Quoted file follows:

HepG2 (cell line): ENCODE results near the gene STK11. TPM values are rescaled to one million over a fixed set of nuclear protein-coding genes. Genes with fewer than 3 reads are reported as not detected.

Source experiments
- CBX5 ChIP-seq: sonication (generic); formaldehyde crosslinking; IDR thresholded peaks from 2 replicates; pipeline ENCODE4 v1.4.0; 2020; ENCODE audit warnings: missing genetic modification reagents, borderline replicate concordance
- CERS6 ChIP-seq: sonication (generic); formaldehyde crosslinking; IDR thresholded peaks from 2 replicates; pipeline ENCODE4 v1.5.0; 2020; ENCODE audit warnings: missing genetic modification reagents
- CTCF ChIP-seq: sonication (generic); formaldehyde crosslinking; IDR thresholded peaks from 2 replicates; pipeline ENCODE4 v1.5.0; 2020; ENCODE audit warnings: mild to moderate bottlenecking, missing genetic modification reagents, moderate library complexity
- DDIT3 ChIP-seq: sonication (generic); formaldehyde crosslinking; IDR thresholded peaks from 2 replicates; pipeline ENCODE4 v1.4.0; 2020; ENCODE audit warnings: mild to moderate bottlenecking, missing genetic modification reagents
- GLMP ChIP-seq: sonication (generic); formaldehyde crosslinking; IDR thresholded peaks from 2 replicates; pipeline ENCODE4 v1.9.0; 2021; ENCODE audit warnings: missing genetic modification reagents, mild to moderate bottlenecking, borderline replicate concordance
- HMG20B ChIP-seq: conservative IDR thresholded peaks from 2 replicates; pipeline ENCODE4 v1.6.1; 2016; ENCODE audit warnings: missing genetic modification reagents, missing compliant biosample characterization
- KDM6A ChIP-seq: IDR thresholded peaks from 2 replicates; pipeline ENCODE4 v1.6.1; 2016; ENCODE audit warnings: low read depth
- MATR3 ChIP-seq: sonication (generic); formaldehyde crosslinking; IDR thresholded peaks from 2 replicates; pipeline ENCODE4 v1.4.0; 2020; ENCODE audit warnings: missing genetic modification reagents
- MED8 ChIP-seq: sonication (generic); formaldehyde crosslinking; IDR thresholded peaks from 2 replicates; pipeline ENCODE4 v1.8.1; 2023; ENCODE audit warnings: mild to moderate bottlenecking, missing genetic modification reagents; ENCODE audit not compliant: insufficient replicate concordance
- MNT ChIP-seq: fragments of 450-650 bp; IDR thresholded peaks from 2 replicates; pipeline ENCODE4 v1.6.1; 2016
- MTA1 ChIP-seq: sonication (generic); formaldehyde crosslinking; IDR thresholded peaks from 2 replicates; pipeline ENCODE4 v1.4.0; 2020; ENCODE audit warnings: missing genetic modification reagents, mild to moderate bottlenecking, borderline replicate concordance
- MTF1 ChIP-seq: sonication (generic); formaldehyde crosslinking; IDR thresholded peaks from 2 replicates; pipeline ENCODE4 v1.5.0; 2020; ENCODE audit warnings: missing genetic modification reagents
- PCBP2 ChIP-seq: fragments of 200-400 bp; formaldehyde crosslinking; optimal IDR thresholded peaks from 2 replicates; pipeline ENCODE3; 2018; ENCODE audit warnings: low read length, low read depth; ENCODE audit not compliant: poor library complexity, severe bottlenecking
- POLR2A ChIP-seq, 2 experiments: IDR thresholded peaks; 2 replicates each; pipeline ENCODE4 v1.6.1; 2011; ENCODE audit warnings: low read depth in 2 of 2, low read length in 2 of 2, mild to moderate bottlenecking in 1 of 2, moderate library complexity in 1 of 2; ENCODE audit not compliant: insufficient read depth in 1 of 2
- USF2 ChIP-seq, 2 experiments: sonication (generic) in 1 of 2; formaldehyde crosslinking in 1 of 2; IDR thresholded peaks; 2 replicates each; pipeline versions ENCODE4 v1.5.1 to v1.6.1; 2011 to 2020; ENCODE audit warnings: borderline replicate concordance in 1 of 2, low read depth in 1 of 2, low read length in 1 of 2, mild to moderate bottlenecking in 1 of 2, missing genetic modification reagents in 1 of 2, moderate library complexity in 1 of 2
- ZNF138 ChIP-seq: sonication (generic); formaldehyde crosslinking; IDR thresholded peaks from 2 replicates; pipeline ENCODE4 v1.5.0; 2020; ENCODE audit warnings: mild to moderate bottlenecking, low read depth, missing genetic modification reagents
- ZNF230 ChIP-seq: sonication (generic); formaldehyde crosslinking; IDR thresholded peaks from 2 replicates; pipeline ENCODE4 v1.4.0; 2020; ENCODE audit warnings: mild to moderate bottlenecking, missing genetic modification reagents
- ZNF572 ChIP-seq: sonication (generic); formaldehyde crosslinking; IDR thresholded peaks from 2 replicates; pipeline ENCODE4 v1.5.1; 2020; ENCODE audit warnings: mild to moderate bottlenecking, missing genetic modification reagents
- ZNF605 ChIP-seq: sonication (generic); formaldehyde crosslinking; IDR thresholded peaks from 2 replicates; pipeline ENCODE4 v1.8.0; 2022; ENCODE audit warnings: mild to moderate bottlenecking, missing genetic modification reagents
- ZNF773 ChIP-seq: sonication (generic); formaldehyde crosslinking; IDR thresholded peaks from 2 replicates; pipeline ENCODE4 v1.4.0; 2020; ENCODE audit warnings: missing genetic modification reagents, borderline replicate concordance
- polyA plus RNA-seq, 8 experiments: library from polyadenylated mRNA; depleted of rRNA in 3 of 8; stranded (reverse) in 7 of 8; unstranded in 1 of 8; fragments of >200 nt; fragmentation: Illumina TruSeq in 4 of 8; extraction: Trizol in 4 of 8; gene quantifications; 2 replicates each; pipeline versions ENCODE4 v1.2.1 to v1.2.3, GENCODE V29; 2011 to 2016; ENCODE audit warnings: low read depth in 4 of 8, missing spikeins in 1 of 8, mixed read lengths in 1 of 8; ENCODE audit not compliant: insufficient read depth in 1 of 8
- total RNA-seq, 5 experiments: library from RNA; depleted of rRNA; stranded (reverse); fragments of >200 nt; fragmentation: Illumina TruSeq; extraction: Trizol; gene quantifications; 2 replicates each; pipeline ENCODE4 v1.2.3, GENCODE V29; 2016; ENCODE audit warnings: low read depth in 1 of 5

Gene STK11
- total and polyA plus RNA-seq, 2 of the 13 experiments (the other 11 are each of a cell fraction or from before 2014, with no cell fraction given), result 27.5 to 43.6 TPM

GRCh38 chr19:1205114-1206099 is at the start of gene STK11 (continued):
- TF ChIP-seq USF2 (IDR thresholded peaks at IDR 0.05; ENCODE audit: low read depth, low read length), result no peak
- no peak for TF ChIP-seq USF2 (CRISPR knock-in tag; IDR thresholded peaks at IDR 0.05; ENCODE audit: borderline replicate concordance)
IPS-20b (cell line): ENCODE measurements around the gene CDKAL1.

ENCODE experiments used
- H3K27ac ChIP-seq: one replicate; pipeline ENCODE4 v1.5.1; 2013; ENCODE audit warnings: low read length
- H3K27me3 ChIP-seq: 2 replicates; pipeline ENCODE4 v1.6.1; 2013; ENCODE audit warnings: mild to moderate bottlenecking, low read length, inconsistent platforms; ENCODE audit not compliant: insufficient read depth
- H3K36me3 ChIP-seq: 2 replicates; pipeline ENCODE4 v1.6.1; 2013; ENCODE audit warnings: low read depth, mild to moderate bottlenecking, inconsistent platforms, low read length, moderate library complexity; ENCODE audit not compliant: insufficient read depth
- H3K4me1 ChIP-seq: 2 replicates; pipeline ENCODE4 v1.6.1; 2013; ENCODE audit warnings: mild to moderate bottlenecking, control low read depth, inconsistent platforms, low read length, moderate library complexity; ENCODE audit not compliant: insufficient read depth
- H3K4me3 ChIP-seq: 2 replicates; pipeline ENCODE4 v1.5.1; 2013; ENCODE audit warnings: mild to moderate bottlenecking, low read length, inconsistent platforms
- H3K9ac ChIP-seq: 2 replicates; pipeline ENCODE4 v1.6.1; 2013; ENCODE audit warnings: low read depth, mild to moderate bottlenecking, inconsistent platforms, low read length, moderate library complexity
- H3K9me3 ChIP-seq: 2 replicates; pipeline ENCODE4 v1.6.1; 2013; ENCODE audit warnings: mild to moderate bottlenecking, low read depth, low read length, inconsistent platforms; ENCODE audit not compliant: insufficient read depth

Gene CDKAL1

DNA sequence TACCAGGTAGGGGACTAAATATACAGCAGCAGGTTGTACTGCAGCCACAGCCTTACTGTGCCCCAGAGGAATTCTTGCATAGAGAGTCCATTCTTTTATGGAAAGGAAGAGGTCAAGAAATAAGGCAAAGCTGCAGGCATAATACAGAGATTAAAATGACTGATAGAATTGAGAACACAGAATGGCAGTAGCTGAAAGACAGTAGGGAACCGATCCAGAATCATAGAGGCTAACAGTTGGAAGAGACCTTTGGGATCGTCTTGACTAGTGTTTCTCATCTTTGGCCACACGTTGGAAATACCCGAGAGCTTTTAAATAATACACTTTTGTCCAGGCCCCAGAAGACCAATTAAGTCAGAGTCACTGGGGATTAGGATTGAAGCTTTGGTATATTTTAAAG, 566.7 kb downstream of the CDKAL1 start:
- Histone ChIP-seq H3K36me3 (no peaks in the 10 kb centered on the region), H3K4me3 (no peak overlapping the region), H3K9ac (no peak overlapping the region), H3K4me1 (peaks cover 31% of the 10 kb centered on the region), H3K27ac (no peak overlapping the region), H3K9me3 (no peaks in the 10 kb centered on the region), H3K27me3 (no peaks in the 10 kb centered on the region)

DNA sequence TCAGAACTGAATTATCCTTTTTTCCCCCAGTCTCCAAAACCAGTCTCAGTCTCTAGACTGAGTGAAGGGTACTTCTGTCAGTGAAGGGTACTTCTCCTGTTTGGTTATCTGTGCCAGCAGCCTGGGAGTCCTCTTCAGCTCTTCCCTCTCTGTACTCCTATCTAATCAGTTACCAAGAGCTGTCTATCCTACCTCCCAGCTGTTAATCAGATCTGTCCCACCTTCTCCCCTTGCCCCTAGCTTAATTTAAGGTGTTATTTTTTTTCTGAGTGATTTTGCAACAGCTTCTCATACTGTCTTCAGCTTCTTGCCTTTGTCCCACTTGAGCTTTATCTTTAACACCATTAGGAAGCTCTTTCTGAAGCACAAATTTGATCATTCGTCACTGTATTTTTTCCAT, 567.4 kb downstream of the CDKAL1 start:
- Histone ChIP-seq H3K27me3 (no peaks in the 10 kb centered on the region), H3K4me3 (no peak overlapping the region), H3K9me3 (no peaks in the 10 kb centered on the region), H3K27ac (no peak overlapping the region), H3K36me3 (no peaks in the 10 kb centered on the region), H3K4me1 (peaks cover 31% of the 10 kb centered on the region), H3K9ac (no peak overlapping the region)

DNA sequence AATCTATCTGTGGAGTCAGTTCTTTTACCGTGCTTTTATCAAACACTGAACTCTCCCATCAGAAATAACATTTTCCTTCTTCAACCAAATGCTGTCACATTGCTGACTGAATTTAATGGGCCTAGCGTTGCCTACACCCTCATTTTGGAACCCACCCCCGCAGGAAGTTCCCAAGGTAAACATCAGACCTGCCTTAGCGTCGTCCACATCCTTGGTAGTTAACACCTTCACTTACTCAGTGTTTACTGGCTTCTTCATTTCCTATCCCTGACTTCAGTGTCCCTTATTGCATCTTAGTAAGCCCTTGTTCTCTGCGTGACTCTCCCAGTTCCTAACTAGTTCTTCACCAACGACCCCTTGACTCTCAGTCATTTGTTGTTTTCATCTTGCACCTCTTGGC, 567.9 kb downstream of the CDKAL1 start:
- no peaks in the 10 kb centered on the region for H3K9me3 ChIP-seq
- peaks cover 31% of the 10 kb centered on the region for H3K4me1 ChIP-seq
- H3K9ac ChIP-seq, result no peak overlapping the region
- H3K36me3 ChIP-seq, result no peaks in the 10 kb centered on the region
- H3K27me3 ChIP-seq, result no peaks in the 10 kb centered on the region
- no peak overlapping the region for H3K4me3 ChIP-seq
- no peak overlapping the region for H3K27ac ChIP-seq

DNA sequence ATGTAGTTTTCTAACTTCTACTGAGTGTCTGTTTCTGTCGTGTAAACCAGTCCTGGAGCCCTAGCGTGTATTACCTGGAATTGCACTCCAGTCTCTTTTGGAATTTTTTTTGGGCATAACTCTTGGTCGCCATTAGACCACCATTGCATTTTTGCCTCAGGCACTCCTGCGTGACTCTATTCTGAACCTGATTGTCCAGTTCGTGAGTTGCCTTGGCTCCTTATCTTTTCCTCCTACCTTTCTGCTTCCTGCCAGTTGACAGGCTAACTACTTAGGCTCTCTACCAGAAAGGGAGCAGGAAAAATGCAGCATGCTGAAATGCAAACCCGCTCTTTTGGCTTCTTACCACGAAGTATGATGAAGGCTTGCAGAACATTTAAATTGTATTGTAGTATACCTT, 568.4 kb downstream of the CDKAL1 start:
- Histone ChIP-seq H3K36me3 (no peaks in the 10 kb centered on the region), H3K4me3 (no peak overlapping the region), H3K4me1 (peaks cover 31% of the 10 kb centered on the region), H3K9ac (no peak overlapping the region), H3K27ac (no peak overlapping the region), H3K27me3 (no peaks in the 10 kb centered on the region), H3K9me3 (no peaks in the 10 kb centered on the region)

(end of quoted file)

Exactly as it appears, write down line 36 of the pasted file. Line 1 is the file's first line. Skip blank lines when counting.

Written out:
- H3K4me3 ChIP-seq: 2 replicates; pipeline ENCODE4 v1.5.1; 2013; ENCODE audit warnings: mild to moderate bottlenecking, low read length, inconsistent platforms